This accelerating crescendo, portraying India as an inherently artificial, oppressive nation, is directed by western academics advocating western intervention to bring human rights. It is supported by private foundations, churches and the US government and promotes fragmentation by bolstering regional identities, “backward” castes, and religious minorities. Sadly, our own people, such as many activists and the westernised upper class, have internalised India’s “oppression of minorities.” The human catastrophe that would envelope diverse groups — especially the weakest — in the aftermath of India’s break up is blithely ignored.

Beyond tolerance and assimilation
Critics worry that national identity promotes fascism. But while many civilisations have used identity for conquest, my vision of Indianness is driven by mutual respect. We respect the other who is different provided the other reciprocates with respect towards us, in rhetoric and in action. The religious “tolerance” of Judaism, Islam and Christianity is a patronising accommodation; it puts up with others’ differences without respecting their right to be different. In contradistinction, Indian civilisation embraces differences reciprocally.

Movements that eradicate differences span the ideological spectrum. Some religions claim mandates from God to convert the religiously different. Although the European Enlightenment project dispensed with God, it enabled erasing ethnic diversity through genocide of Native Americans and slavery of African-Americans. Asians were luckier, because they could become “less different” via colonisation.

Today, many Indians erase their distinctiveness by glamorising white identity as the gold standard. Skin lighteners are literal whiteners. Media and pop culture incorporate white aesthetics, body language and attire for social status, careers and marriage. The venerable “namaste” is becoming a marker of the older generations and the servants. Pop Hindu gurus peddle the “everything is the same” mumbojumbo, ignoring even the distinctions between the dharmic and the un-dharmic. Intellectuals adopt white categories of discourse as “universal”.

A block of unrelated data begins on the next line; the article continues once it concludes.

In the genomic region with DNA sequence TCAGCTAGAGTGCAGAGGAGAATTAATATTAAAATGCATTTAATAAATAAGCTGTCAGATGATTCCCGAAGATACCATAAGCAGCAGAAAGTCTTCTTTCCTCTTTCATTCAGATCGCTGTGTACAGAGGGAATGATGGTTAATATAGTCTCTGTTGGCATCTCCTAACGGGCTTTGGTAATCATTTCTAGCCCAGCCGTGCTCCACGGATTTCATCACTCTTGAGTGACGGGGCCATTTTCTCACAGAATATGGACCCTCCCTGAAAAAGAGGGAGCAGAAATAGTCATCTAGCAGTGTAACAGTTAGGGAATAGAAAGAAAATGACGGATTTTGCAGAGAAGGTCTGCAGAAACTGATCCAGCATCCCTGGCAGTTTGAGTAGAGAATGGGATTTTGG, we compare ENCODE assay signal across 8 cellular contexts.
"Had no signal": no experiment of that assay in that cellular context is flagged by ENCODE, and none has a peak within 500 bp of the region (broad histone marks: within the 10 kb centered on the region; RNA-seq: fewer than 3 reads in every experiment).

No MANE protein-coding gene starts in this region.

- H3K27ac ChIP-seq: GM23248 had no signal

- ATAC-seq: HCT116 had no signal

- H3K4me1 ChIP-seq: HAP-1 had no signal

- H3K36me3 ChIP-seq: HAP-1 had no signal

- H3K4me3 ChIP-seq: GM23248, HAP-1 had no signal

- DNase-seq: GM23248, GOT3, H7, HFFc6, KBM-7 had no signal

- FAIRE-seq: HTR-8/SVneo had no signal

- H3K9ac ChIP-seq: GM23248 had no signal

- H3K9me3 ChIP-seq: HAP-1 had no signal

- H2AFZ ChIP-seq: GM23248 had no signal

Difference eradicating ideologies are hegemonic. Either you (i) assimilate, (ii) oppose and suffer, or (iii) get contained and marginalised.

But Indian philosophy is built on celebrating diversity — in trees, flowers, matter, human bodies, minds, languages and cultures, spiritualities and traditions — and does not see it as a problem to be dealt with.

All social groups manifest an affinity for in-group relations but in the ideal Indian ethos, in-group affinity is without external aggression. Before colonial social engineering, traditional Indian castes were fluid, informal containers of identities, interwoven with one another, and not frozen hierarchically. This applied to Muslims, Christians and Hindus. Each caste had its distinct norms and was respected by others. My India is a web of thousands of castes encapsulating diverse genes and memes. This ideal is the exact opposite of fascist ethnocentrism.